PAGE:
By Cheryl Anderson
“The seeming simplicity of a masterpiece is sure proof of its grace.”
Le camélia, the very essence of simplicity, became one of Coco Chanel’s emblems and among the brand’s signatures—making its official appearance in 1933 on a white trimmed black suit in that year’s collection. The flower’s geometrical roundness, regularity of perfection, and pure white petals appealed to Chanel. Considered a forbidden flower that was both androgynous and ambiguous, without thorns or fragrance, struck Mademoiselle’s taste of provocation.
A Chanel white silk flower with black leaves.
A belief by some, le camélia seduces by its sheer simplicity. Simplicity, from the very beginning, was always an element of Chanel’s designs—simplicity was her definition of beauty. The white camellia has indeed become her emblem and the brand’s signature, but more than simply a logo it evokes the true spirit of Chanel. Danièle Bott states: “The camellia with its minimalist lines, well-defined voluptuous curves, and almost Art Nouveau designs was destined to appeal to her aesthete and as an avante-garde designer.”
Chanel in Étretat, Normandy 1913. The first known picture of her wearing a camélia.
The use of the camellia in her designs had begun in the 1920s. A stylized camellia was embroidered on a blouse as early as 1922. In 1924, a white camellia was put on a black chiffon dress. On a grey coat with a dropped-waist belt, there was placed a white piqué camellia. In 1934, fabrics with the camellia motif were made for her. Camellias had been appearing on her black dresses and sweaters before the flower’s official launch in 1933.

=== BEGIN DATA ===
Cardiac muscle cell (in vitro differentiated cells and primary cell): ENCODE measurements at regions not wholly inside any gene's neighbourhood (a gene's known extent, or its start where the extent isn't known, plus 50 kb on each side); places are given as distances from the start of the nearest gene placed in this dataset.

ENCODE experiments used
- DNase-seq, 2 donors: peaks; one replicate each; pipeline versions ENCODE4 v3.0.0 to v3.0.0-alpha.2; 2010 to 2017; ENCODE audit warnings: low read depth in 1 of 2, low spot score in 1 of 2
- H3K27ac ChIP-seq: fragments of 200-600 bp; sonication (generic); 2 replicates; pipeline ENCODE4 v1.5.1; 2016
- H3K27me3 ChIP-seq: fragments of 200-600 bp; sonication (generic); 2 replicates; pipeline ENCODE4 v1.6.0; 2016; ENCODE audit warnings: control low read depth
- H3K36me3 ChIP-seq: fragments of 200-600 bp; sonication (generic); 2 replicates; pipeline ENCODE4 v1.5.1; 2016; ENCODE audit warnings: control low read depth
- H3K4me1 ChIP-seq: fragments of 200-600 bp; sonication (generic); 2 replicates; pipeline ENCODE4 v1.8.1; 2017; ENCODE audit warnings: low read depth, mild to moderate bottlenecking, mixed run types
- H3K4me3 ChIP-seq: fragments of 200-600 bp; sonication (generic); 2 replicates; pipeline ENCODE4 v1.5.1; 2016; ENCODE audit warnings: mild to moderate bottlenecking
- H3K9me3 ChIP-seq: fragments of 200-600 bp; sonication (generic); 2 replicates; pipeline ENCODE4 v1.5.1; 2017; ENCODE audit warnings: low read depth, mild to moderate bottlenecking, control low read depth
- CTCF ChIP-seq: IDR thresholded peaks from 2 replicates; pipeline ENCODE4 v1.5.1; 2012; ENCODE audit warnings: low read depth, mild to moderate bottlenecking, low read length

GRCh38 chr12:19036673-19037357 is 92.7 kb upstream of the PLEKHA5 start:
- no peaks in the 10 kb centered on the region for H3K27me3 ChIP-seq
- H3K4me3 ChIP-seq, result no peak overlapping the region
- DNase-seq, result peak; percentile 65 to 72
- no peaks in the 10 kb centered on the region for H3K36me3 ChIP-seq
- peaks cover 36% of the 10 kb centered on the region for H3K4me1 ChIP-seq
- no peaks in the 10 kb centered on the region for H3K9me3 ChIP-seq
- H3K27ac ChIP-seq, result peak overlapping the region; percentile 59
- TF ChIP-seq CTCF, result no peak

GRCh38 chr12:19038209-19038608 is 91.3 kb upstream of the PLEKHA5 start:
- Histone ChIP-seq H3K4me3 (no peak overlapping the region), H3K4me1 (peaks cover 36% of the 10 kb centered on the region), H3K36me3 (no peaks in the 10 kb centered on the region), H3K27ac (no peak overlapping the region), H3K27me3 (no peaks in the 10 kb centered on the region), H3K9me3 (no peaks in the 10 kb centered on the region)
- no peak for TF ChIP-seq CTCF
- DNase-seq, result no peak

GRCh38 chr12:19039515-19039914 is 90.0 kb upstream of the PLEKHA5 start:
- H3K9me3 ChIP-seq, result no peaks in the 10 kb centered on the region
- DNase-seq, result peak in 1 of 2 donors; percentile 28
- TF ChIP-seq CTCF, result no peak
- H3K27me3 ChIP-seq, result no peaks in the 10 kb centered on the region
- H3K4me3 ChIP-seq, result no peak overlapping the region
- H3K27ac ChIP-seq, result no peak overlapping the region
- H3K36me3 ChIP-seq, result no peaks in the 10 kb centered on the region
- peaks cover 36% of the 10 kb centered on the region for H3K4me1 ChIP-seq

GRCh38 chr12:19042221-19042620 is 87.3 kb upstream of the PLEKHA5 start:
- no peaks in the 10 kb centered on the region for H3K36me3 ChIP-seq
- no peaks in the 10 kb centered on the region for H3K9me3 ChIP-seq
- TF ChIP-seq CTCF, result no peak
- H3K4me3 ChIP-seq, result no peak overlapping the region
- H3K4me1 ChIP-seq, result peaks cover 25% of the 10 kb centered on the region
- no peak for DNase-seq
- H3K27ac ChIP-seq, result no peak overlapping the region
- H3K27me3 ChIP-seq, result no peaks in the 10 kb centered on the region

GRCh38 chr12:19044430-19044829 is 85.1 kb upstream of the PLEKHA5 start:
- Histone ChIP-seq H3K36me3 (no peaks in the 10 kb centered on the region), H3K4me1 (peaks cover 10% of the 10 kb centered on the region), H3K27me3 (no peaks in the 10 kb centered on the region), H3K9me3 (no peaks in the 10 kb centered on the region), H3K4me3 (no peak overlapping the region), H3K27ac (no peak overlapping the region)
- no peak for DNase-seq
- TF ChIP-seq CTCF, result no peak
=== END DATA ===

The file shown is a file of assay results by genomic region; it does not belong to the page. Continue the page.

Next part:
Suzanne Orlandi wearing a black velvet gown with a lawn petal collar.
The courtesan wore le camélia indicating she was available—a symbol of carnal desire. During the Second Empire and Belle Époque, cocottes, originally a term of endearment for small children, was later given to high-class prostitutes from the 1860s—they were also known as demi-mondes. Danièle Bott: “In France under Louis-Philippe and in Tsarist Russia, the Immaculate white flower, so voluptuous yet radiant with purity, accentuated the beauty of women, flattered their décolletés and adorned their hair. They donned the flower as a sign of seduction and flirtatiousness.” Yes, at the time, wearing the flower was shocking, but society and aristocratic women dared to be bold—that coupled with a bit of the frivolous in mind. Proust started the trend of wearing a camellia in his lapel at the Salon de Guermantes. Heretofore, young men wore carnations or gardenias. We know how Chanel was inspired by masculine clothes, so, she decided to borrow the new trend.
Closeup of camellias and birds carved into one of her Coromandel screens.
An early, and possibly the first, picture of Coco while on the beach in Étretat, Normandy (1913), shows her with a camélia pinned on the waist of a belted jersey suit—a long pullover top with large pockets over a long skirt, with a sailor top underneath. Her hair is parted in the middle and pulled back into a loose bun. She smiled into the camera, and as Bott describes it: ”as if amused by this discreet allusion to seduction, spiced with ambiguity.” One is left to wonder if that was the beginning of what was to become the Chanel flower or simply a flower? Chanel would not allow “Boy” Capel to continue helping her financially after she got her couture house up and running. She no longer wanted to be kept. After two years, she was free from financial obligation— work was what she most enjoyed. Her freedom had been won with hard work.